I’ve done a fair amount of traveling in my life thus far. Not nearly as much as I would like, but I’ve lived in Bolivia, backpacked across Europe and have been stuck in war zones in the Middle East. The amazing thing that I always discover – and promptly forget when I leave foreign nations – is how incredibly American I am. This might sound like an obvious observation, one that does not need a newspaper column to digest, but I, like many other Georgetown students from the United States, forget that as international as we may be, we are still very much Americans.

Americans are at a particular disadvantage when it comes to comprehending other cultures. We are surrounded on one side by Canada, which is really just like America except with hockey, better health care and a few more “eh’s.” On the other, we are next to Mexico, which has so many of its citizens in our country that it is almost another state. Because of this and the sheer size of our nation, we are simply not raised in proximity to other cultures that do things differently or speak different languages. People frequently mock Americans for this, but it’s unfair. If I lived in any country in Europe, I would be closer to other cultures than most Americans are to California, a society that is very different from that of the East Coast and that I do, to fair degree, understand. So, perhaps this criticism of us as culturally insensitive, self-centered idiots is unfair.

I find that in most third world countries I visit, I am generally asked three questions:

1) Where are you from?

Answer: New York City, as I identify more as a New Yorker than as an American.

2) Are you married?

Answer: Not yet, nor anytime in the foreseeable future.

3) Do you want to marry my daughter? (At this point a daughter is produced out of thin air to be judged if fit for marriage.)

Answer: No thank you, I’m not ready to get married … especially to your daughter who is in dire need of western orthodontics (to be fair though, so am I).

Being a New Yorker, I rather stereotypically consider myself much more cultured and unique than most Americans, but when traveling, I discover more and more how incredibly preposterous this idea is. This morning, I was walking around the Roman form and asked my fellow Hoya and traveling companion Colin Judd (COL ’09) if he thought that we stood out as tourists. In about 30 seconds, he pointed out my blue jeans, Old Navy shirt, EMS backpack, aviators, sneakers and Rome guidebook. He further pointed out my incredibly fair complexion, light hair, blue eyes and tall stature. Even when dressed differently to go out on the town, my identity is easily betrayed as American, or, at the very least, a foreigner. Perhaps this is not surprising, but the real surprise comes from the fact that the more I travel, the more my inner being identifies as an American, and my love of the United States grows.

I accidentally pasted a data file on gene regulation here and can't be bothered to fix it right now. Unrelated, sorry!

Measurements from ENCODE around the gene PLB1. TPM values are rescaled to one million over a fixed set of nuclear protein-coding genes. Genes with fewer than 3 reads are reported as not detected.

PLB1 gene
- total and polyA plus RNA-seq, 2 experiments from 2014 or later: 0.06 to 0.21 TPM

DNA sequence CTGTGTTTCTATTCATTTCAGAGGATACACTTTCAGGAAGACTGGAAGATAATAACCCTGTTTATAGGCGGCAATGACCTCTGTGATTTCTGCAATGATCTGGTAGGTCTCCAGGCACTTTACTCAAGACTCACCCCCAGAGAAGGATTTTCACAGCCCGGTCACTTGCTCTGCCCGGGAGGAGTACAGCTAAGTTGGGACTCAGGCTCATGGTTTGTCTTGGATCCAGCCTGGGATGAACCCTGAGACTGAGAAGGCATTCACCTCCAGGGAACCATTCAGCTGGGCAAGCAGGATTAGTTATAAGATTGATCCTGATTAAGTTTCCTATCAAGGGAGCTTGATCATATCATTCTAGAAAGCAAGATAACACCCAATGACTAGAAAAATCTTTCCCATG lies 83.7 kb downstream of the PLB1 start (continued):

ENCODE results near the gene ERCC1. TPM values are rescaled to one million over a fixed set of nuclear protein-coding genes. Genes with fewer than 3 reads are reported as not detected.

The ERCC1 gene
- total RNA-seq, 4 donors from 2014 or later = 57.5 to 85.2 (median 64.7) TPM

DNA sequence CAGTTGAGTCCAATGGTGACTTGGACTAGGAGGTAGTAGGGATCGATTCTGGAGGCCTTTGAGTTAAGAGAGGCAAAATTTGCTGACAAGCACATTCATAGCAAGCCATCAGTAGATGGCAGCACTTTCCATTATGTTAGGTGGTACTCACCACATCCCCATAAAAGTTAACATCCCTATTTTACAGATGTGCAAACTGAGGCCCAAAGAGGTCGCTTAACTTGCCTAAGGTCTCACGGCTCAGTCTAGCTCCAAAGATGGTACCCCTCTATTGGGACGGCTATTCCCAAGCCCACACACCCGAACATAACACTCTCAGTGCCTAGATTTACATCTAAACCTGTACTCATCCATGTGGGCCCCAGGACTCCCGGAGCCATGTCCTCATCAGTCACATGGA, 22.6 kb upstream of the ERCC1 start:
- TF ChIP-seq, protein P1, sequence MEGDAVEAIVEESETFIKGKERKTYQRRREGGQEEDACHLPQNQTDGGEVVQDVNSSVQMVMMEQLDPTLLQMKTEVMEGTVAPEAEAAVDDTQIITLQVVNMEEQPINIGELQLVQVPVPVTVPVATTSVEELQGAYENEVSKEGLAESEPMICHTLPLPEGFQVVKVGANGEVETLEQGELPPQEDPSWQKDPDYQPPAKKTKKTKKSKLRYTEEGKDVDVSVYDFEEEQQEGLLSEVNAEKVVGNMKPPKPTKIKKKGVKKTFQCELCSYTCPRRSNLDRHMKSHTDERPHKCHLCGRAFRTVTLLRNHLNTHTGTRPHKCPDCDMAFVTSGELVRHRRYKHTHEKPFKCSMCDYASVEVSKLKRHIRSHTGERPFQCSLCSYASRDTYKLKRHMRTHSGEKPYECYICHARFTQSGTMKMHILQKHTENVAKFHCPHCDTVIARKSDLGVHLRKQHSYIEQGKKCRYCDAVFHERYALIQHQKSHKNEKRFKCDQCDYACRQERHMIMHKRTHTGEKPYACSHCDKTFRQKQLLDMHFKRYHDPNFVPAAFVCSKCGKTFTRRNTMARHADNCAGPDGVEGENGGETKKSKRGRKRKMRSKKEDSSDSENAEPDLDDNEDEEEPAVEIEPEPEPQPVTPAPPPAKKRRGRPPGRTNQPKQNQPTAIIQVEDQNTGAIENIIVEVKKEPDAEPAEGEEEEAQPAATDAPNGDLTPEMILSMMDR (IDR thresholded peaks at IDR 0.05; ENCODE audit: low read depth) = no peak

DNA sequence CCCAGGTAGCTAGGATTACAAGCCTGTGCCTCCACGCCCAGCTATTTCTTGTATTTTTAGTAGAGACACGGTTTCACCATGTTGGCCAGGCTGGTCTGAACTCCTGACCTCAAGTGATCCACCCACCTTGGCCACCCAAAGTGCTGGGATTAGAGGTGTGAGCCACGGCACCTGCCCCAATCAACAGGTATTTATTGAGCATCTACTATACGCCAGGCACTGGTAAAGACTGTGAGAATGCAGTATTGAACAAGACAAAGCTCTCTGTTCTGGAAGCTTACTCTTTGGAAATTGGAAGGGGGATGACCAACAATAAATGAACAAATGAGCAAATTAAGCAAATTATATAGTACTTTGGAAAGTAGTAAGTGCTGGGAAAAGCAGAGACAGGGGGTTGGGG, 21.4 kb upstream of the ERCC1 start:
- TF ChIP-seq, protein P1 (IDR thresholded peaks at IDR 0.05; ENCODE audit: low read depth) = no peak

Being a democrat and a New Yorker generally means that you must criticize America’s faults, frequently overlook its credits and ridicule the pro-American sentiments that many other citizens of our nation profess. But ironically, the more I travel, the more I come over to certain aspects of the school of thinking of those that take pride in not even owning a passport. As much as I complain, moan and bitch about our policies, our politics and our limitations on freedom, the more time I spend away from America, the more I appreciate its uniqueness and why people from foreign countries regard it, with so much reverence, as the land of opportunity.

Even in Europe, that area of the world that most closely resembles the United States, there are things that seem utterly ridiculous to people like me who are used to American ways. The concept of all stores closing for three hours everyday to have lunch is ridiculous. Having 30 people waiting to use an ATM seems inefficient. Furthermore, the customer service, which I frequently complain about in America, is, in fact, far superior in our nation (perhaps this is because we tip waiters). Having religious iconography on your flag (Greece), a monarchy that’s powerless (England) and a majority of businesses that don’t take credit cards (all of eastern Europe) is counterintuitive to my idea of a safe, rational, efficient and functioning society. The United States is a nation of extremely hard working, rational and friendly people. Where there’s a problem, it’s fixed either by the government or by capitalism. We are a nation that is defined by not accepting the status quo and constantly attempting to improve. We should be more proud of this.

Of course, there are many problems in our nation. Racism, sexism, wealth disparity, violence, militarism, drug use and xenophobia are all unfortunate and very visible parts of America. But I think that we often forget that our nation is a beacon of hope to the world. What makes our nation strong is our constant criticism of it and our constant desire to improve it. In a way, our never-satisfied thirst for improvement is one of the greatest driving forces of the strength of our nation, and we should not allow our American apolgism and self-criticism to vanish. But, every once in a while, it’s important to realize two things. America is not the only system in existence; there are many other ways of doing things and many other cultures that are different, that we could learn important lessons from. But at the same time, we do indeed belong to a nation built on admirable ideas; we should be proud of our country and realize that the best way to serve it is to observe its problems but also applaud and recognize its strengths.

Nick Greenough is a junior in the School of Foreign Service and a former opinion editor of THE HOYA. He can be reached at greenoughthehoya.com. He is currently attending King’s College in London, England. This is the final installment of NOTES FROM THE UNDERGROUND.

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